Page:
07/11/2010 10:52 am ET Updated May 25, 2011

Best Tributes to To Kill a Mockingbird on Its 50th Anniversary

"In all great novels there is some quality of moral ambiguity, some potentially controversial element that keeps the book from being easily grasped or explained," Allen Barra said in The Wall Street Journal last month. Does Mockingbird lack these vital elements? Others, like Barra, question the timelessness of Harper Lee's "classic" that depicts the rape and racial inequality in an unjust Alabama of the past. With one of their favorite books under attack on its golden anniversary, some columnists and bloggers around the world are offering their best defenses for what makes the novel resonate even inside a new era:

Jane Sullivan, The Sydney Morning Herald:

"Morality in literature is not very fashionable today -- too many complexities, too many shades of grey, a sense we have argued it all out long ago -- but there is something about Mockingbird that still rouses fresh and horrified indignation. It is a great book about courage, and how it is not always what we think it is, and not always found where we expect."

Tom Brokaw, The Daily Beast:

"What I thought, when I went back and read those passages again, there was this absence of piety, which I think makes the book really honest. There was self-doubt. Atticus knew that he wasn't a perfect man. He tried as best he could to give Scout the big context of what he was doing and why he was doing it. In her youthful innocence, she was asking all the right questions. So it's no wonder to me why it's so popular as a book and it will be for a long time."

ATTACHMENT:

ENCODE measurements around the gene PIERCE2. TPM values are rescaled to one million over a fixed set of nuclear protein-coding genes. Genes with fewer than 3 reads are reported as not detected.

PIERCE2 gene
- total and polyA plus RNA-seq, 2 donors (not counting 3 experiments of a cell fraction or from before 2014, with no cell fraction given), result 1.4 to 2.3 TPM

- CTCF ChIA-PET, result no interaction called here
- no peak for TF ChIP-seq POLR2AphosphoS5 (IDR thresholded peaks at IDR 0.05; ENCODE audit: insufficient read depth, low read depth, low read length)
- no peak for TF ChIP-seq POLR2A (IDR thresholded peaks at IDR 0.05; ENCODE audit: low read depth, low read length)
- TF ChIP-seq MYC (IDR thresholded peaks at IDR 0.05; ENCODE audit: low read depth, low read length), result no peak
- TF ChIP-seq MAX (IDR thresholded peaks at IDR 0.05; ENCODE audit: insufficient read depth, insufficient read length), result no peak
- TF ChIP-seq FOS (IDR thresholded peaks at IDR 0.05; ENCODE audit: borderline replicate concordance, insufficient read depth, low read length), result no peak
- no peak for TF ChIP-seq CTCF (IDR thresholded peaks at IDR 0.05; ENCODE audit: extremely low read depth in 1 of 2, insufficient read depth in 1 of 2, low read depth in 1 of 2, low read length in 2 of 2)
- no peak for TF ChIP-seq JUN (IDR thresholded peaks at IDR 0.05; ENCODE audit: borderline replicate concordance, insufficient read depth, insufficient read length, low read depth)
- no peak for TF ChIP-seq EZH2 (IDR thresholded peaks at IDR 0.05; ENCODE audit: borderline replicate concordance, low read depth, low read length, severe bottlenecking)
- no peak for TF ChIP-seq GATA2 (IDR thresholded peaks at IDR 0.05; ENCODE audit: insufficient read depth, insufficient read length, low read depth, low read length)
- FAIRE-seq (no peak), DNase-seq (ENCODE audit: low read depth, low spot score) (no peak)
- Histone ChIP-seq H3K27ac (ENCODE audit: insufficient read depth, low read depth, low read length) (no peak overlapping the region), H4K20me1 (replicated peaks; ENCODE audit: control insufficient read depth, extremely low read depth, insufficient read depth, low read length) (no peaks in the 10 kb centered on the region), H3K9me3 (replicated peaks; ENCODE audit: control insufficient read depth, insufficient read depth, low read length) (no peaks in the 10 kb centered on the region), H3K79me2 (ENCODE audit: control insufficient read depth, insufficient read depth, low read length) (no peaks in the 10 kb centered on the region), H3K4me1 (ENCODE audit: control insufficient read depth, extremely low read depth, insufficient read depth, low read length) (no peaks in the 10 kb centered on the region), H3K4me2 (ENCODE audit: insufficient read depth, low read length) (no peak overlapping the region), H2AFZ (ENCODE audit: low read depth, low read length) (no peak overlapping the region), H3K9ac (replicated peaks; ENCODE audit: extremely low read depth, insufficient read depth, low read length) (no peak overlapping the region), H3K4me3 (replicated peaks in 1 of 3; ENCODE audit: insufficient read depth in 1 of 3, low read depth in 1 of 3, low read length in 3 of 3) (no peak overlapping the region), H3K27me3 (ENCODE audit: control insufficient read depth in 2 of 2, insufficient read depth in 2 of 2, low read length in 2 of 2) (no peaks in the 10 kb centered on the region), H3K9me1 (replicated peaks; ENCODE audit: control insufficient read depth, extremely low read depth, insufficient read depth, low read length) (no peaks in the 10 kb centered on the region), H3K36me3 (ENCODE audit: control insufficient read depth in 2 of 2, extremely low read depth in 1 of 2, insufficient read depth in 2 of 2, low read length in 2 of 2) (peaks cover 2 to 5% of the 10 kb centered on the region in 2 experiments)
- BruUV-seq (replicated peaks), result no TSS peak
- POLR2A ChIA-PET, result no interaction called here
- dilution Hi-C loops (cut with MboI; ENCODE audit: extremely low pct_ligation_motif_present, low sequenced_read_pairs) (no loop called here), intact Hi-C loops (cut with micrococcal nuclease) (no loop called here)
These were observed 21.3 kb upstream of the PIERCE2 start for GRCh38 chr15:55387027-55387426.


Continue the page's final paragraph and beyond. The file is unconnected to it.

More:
Chimamanda Ngozi Adichie, The Guardian:

"Few contemporary literary American novels have such a sweep and fewer have the confidence to take on social issues in the way Harper Lee does. Much literary writing today about racism is cloaked in irony or in so much lyricism that it becomes gaseous. Lee refuses to hide behind aesthetics. Her writing is so beautiful, so steady and even and limpid, that she might have evaded confronting these tribalisms head-on, but she doesn't."

Lea Carpenter, The Big Think:

"Many of those who feel most passionately about the book left their last classrooms long ago. Perhaps is it not in English class where this book lives but in our hearts and minds. Here we hold Atticus and Boo and Scout, alongside the idea of certain justice done in a familiar place, and done well. This is where we hold a uniquely American sense of ourselves in America and as Americans. This is not a place that necessarily cares for nuance, but it is a place that demands a hero."